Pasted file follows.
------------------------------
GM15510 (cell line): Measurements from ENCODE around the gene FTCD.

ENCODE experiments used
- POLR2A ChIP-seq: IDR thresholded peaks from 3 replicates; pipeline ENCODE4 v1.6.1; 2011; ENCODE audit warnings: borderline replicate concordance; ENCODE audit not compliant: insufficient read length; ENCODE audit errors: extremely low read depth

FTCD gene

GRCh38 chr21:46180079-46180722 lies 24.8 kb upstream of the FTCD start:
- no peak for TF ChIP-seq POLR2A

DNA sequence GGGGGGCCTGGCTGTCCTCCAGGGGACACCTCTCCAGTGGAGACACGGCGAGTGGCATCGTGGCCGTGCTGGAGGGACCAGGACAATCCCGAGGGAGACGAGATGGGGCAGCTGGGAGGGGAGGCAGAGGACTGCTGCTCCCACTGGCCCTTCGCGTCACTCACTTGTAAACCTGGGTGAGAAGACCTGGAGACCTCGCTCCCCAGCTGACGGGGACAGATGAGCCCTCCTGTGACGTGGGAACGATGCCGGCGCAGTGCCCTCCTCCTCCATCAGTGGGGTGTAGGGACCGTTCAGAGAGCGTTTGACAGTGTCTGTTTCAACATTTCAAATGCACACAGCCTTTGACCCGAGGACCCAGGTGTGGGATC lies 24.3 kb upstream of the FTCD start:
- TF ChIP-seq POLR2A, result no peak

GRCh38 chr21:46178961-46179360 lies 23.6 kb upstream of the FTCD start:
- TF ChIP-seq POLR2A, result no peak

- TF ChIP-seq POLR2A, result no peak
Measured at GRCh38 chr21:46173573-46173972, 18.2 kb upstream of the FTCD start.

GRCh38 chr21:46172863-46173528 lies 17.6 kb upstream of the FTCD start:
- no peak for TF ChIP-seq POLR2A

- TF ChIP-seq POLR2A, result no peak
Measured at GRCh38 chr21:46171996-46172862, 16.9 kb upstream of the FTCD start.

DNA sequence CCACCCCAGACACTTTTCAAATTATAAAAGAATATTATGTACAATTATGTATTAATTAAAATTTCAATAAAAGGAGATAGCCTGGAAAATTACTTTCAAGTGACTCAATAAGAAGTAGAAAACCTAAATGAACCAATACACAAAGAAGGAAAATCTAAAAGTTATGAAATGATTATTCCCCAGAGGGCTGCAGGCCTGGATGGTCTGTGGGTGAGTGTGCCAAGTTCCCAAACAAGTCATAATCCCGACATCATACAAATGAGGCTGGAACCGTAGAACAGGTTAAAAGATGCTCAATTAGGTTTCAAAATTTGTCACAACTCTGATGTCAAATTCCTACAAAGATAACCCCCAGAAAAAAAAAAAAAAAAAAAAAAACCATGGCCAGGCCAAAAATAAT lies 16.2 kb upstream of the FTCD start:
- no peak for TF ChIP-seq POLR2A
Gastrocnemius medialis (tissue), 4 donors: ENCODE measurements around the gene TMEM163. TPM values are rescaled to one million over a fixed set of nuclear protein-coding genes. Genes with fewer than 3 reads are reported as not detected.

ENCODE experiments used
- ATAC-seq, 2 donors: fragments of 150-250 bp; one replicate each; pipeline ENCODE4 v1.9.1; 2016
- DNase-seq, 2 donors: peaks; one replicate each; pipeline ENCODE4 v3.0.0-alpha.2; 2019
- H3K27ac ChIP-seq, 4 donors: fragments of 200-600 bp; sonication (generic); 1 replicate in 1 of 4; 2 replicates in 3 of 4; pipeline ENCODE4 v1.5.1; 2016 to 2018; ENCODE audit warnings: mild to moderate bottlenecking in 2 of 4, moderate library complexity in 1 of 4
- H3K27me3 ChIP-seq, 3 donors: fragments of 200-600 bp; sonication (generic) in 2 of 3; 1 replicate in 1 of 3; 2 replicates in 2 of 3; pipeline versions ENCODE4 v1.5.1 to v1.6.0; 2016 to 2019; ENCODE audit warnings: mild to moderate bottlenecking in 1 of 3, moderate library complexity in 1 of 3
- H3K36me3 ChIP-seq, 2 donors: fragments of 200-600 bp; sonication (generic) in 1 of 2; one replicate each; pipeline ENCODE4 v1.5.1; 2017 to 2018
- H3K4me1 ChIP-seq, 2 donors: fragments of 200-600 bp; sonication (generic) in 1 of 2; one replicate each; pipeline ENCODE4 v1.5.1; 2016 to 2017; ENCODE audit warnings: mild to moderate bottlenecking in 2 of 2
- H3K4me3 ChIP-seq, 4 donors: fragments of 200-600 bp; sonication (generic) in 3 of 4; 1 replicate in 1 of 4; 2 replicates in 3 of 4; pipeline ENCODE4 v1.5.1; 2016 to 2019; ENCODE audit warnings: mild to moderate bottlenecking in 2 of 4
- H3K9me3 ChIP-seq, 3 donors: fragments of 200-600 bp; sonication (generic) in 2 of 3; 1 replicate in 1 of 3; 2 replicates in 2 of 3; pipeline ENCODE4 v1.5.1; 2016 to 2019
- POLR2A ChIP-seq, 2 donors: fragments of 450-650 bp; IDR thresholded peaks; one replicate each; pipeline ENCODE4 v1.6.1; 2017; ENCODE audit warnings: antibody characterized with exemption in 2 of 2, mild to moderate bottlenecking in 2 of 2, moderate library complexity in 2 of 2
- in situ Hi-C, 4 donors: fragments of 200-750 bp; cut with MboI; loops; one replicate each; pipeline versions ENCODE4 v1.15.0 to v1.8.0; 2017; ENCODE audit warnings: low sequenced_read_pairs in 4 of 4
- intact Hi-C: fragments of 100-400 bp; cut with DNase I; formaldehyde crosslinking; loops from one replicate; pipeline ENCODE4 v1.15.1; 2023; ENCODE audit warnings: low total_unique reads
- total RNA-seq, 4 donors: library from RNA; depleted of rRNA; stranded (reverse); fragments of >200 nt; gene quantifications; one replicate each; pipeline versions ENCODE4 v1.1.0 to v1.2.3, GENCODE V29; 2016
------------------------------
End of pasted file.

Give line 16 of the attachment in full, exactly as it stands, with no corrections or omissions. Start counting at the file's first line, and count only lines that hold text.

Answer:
Measured at GRCh38 chr21:46171996-46172862, 16.9 kb upstream of the FTCD start.